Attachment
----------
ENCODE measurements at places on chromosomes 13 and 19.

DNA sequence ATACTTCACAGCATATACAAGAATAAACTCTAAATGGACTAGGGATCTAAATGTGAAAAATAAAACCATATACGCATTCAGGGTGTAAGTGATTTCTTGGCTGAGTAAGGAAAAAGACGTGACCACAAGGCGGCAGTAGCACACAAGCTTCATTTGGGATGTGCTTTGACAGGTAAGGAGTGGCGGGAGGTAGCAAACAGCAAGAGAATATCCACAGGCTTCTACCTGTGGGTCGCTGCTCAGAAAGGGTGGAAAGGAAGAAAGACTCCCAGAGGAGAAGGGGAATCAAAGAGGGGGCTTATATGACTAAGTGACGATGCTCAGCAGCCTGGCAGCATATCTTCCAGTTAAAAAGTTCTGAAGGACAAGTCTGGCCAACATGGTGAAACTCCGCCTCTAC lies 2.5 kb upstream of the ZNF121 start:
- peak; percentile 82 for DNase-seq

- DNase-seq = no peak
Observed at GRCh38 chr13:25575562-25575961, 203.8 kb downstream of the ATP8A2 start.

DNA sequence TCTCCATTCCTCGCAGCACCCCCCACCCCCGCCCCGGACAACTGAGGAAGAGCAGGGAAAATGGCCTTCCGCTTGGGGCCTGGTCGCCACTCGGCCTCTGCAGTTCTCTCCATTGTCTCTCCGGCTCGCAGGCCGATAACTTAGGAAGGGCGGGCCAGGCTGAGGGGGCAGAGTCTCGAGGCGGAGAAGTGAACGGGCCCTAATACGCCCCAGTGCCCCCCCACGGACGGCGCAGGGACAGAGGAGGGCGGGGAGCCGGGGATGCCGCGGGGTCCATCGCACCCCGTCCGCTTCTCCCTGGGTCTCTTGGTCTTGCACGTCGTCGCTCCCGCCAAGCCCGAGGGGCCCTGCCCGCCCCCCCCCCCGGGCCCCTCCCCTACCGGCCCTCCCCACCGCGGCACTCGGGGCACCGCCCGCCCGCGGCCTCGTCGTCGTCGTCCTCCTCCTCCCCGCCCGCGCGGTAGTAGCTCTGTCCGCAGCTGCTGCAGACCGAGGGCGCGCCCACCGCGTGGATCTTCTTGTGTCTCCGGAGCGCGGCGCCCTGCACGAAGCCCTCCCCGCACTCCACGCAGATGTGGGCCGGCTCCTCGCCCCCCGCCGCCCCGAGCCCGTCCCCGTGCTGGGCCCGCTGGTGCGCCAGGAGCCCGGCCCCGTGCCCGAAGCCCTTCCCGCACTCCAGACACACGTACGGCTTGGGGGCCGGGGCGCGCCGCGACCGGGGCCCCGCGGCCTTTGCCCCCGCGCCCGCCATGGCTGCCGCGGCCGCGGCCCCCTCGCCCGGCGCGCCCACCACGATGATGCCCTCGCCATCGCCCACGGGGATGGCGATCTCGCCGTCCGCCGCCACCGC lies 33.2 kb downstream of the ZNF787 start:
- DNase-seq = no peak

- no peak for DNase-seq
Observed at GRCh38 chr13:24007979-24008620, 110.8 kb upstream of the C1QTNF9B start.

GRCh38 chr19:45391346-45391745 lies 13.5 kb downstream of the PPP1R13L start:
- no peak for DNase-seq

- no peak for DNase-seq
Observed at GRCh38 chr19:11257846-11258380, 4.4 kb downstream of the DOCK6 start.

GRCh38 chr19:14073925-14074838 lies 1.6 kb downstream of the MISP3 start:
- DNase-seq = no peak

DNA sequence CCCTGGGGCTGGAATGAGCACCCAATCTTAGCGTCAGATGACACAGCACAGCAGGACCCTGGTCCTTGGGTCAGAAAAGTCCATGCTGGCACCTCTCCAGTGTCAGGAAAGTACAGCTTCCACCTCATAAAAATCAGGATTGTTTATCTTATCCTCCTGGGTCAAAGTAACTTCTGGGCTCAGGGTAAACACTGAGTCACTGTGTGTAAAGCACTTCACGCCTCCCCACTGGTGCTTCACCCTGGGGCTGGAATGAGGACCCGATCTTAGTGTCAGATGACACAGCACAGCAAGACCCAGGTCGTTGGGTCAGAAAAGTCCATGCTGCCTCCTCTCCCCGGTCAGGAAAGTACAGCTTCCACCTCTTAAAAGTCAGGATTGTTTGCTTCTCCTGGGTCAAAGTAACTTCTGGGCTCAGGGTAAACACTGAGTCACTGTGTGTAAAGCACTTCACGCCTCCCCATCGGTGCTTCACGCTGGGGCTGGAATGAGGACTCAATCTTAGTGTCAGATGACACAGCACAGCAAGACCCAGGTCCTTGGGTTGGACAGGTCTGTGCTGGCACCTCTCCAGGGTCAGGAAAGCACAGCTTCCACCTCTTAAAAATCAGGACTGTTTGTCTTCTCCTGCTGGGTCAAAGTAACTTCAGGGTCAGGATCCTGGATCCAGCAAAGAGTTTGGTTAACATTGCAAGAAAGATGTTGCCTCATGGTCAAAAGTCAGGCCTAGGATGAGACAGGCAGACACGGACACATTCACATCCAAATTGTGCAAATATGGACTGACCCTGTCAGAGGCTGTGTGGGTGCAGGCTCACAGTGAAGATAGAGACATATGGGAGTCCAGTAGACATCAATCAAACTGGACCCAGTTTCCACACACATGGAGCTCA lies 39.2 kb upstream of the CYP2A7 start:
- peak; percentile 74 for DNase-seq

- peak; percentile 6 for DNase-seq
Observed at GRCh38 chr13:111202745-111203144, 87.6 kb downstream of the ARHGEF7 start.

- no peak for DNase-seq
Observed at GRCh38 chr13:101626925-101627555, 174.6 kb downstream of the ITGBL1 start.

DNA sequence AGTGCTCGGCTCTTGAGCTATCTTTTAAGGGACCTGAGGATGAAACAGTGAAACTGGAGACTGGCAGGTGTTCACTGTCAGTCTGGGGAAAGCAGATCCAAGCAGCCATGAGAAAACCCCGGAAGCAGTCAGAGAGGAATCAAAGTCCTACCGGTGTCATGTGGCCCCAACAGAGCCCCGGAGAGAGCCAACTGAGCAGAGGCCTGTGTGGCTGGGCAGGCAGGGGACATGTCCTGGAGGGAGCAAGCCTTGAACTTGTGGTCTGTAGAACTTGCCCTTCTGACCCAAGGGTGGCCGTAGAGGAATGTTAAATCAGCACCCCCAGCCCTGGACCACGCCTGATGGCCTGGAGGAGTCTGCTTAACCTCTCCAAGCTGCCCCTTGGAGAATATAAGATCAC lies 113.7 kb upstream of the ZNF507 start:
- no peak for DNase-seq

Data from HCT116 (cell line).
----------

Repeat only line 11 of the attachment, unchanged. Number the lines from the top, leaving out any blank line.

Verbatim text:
- no peak for DNase-seq